Simulation of alternative drive forms for technology evaluation in fire protection demand planning

Our customer, a large plant fire department in Germany, commissioned us with the evaluation of alternative drive forms for the accessibility of their site. niologic carried out simulations of trip time and accessibility with their software Premergency and compared several drive forms. Resulting optimizations were later implemented using Google TensorFlow.


The plant fire department required an assessment of the significance of different drive systems for the expansion of the company location and their own choice of location. The question was whether fire-fighting vehicles with electric motors or very high-acceleration internal combustion engines would offer advantages in terms of area coverage over already well-motored vehicles.


niologic carried out the investigation as a simulation, as renting and delivering of the respective vehicles was ruled out as too time-consuming. The road network of the factory premises was imported into Premergency. Also, acceleration profiles of the vehicles to be examined were entered into the software. In addition, road profiles and permitted maximum speeds were stored. In the subsequent analysis step, the minimum possible trip time was calculated for each point on the factory site. Crossing and turning processes were also taken into account. Intersections with priority rules were considered accordingly.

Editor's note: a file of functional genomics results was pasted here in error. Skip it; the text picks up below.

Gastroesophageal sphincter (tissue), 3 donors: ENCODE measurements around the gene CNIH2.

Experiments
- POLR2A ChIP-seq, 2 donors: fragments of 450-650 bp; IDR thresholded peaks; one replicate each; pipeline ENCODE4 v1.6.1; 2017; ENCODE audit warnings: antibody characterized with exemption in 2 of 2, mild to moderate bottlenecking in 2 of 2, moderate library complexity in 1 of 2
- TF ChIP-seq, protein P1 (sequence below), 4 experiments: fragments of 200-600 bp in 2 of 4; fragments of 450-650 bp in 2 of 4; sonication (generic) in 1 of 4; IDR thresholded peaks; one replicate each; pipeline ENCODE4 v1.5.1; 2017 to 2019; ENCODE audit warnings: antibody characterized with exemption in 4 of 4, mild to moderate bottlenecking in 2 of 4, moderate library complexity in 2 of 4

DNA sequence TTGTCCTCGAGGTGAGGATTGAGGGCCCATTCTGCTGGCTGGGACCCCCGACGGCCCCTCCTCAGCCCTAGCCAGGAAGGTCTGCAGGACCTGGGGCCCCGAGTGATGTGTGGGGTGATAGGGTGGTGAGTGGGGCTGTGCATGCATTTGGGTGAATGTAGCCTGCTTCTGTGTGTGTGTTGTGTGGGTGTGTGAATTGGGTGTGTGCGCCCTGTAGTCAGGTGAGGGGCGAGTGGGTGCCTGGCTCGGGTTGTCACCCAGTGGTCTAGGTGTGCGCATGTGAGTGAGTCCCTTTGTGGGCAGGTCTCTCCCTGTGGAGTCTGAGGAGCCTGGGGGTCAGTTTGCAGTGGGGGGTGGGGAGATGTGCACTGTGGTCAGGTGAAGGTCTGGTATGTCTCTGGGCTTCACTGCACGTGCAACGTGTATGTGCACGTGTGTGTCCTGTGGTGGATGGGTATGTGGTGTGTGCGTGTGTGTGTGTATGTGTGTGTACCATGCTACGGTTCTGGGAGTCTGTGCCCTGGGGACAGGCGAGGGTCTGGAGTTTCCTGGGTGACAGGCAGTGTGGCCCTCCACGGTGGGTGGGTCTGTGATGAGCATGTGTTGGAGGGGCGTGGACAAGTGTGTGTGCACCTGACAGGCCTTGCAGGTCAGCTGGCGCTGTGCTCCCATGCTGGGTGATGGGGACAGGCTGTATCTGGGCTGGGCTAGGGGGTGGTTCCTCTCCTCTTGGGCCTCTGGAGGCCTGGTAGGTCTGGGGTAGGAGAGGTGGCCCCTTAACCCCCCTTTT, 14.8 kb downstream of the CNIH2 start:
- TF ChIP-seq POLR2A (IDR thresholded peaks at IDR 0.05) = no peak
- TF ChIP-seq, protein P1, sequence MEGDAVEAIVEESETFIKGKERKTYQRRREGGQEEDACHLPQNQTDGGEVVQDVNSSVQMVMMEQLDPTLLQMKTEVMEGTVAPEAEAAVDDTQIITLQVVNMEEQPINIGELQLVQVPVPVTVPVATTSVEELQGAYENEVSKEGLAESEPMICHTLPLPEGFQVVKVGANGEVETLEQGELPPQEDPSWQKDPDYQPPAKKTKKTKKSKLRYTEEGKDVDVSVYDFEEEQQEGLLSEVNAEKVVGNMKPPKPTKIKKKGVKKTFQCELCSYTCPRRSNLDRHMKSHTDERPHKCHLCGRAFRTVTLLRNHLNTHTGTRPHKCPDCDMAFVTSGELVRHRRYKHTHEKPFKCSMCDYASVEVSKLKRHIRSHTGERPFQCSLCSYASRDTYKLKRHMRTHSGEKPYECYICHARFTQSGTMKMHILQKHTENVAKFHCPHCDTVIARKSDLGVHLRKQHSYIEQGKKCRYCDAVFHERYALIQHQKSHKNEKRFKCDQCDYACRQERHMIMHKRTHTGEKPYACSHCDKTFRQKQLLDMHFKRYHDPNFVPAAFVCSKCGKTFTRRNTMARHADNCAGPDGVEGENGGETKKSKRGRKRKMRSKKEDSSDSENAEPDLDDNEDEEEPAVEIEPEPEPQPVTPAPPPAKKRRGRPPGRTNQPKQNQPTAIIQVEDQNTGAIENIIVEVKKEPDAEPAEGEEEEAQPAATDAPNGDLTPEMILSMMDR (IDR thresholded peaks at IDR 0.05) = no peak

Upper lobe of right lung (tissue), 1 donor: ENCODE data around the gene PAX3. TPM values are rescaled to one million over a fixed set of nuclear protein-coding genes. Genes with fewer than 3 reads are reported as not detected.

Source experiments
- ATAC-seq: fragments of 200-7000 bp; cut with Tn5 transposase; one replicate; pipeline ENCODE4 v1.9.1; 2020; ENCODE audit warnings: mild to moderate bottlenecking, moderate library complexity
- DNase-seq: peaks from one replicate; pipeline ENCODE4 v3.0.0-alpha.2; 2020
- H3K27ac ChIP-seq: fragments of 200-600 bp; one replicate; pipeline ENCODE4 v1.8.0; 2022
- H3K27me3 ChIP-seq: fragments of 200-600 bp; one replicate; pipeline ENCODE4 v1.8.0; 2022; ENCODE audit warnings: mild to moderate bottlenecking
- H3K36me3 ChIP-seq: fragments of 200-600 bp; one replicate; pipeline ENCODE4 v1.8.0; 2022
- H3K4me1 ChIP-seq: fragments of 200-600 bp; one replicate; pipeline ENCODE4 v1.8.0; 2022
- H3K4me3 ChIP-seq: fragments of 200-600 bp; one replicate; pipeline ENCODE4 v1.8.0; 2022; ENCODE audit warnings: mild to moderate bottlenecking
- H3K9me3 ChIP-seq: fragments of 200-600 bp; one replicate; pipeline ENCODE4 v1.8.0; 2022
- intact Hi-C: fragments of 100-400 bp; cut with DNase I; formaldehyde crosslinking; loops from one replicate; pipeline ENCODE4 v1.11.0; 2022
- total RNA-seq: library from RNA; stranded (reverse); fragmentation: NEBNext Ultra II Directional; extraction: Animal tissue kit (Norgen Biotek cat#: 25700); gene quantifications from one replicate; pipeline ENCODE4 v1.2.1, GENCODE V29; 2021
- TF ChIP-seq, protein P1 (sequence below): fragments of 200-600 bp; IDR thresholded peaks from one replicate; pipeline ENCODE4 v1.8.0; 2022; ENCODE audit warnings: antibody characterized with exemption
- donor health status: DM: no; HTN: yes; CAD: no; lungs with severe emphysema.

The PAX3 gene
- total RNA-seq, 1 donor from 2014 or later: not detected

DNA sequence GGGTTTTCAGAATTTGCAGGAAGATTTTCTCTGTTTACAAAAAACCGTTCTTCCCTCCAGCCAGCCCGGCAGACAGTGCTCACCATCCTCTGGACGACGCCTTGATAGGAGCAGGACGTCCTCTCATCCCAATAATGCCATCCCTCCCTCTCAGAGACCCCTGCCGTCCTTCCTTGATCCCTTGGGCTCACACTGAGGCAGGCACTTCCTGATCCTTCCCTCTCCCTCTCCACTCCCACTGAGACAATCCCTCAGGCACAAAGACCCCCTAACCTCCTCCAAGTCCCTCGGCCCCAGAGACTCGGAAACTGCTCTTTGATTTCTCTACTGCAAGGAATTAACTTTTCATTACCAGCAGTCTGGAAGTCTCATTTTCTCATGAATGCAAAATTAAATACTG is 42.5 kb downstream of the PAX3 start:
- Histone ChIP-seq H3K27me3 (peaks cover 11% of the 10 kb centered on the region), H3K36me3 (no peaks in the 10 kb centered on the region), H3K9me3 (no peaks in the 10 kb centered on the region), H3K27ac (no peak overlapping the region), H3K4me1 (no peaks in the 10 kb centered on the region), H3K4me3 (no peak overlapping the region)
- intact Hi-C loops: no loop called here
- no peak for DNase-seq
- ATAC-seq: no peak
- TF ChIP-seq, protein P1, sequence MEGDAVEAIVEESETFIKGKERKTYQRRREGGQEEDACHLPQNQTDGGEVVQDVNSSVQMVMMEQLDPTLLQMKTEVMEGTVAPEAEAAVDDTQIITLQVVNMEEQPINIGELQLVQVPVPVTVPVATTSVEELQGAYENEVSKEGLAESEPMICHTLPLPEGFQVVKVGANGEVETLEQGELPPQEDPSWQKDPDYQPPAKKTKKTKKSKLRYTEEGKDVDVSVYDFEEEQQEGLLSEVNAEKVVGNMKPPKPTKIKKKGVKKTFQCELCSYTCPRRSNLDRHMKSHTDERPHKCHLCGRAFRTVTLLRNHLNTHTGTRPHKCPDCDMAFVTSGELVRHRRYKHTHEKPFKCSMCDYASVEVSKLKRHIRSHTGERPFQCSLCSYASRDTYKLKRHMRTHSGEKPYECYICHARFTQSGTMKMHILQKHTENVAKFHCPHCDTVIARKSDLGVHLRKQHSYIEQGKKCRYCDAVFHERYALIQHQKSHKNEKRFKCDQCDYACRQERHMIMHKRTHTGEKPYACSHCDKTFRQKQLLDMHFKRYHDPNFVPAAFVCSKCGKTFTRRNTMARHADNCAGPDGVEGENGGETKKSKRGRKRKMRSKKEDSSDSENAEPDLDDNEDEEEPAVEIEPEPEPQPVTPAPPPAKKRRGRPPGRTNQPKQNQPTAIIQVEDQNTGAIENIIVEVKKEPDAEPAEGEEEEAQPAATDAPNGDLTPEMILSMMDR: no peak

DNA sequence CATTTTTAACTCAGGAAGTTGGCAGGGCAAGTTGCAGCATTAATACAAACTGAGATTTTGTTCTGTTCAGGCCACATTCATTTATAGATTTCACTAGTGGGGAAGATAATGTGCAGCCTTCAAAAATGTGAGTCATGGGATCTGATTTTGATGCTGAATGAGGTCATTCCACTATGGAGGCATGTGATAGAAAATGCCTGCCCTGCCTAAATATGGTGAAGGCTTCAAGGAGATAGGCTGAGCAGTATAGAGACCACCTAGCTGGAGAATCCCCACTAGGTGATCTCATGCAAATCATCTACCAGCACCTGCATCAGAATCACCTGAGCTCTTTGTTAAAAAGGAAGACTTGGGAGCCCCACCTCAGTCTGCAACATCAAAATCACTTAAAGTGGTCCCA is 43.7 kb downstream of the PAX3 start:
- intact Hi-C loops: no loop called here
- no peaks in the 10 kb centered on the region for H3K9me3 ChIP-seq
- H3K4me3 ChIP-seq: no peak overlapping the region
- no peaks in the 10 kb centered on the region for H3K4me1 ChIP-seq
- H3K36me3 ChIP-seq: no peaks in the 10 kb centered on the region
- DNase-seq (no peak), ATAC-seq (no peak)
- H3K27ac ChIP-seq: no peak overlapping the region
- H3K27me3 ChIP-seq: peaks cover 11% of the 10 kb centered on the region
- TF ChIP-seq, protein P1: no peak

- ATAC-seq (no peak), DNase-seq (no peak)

For this purpose, the software Premergency software contains powerful algorithms for mathematical optimization and graph theory. The results of the trip time simulation were visualized as an isochrone map for each vehicle type. The maximum time savings to be expected for emergency deployments could thus be displayed clearly. To automatically optimize the fire department’s performance, trip time simulation was done by matrix-based optimization within Google TensorFlow.

Result and customer value

By simulating the trip times, the customer was able to evaluate the significance of different drive forms prior to a possible vehicle configuration and order. The future significance of new (electric) drive forms in firefighting thus became clear at an early stage.

For the dialogue with the vehicle manufacturers, additional facts for the further development of firefighter-friendly engines could thus be found. The importance of the choice of location could also be demonstrated to the customer at an early stage with regard to expected future vehicle technologies so that the customer can strategically and operationally control both procurement and construction.